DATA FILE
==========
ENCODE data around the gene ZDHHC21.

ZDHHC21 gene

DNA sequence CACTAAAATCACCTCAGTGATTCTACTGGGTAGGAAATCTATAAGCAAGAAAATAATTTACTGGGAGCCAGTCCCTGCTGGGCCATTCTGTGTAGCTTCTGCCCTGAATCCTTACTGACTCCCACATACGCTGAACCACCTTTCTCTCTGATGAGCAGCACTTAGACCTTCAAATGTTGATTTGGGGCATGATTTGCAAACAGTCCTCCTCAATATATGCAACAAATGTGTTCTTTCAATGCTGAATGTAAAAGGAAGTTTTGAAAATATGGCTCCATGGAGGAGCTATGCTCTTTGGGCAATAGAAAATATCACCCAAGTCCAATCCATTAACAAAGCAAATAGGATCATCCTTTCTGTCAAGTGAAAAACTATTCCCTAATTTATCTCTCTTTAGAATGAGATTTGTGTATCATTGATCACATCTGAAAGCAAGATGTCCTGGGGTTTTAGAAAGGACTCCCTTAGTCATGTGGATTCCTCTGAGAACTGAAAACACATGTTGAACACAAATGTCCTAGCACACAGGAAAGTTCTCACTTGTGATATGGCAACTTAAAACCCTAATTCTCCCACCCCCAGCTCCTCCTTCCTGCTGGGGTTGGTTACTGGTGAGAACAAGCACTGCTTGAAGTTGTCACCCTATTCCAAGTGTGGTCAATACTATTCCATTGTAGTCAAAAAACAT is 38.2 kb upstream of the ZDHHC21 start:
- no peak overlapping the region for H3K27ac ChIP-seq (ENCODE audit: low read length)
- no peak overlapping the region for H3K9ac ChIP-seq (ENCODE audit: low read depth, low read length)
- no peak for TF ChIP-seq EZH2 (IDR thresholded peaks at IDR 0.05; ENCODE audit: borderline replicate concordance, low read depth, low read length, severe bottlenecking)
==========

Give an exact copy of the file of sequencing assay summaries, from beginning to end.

ENCODE data around the gene ZDHHC21.

ZDHHC21 gene

DNA sequence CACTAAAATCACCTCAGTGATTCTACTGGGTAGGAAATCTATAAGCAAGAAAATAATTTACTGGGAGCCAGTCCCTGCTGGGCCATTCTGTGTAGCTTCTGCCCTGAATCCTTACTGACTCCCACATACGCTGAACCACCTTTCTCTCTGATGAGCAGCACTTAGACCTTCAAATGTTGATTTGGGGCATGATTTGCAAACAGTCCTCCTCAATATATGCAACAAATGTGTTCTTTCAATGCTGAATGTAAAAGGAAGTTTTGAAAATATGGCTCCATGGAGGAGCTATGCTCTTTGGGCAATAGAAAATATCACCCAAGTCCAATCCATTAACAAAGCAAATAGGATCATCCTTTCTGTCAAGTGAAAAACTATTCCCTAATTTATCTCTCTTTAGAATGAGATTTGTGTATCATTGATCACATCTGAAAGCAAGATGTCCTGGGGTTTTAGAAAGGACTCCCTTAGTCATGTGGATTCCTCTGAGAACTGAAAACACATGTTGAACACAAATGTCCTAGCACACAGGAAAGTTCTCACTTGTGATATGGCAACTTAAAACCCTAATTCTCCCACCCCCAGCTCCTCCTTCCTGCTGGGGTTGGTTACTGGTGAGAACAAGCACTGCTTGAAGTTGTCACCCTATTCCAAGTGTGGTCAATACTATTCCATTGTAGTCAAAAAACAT is 38.2 kb upstream of the ZDHHC21 start:
- no peak overlapping the region for H3K27ac ChIP-seq (ENCODE audit: low read length)
- no peak overlapping the region for H3K9ac ChIP-seq (ENCODE audit: low read depth, low read length)
- no peak for TF ChIP-seq EZH2 (IDR thresholded peaks at IDR 0.05; ENCODE audit: borderline replicate concordance, low read depth, low read length, severe bottlenecking)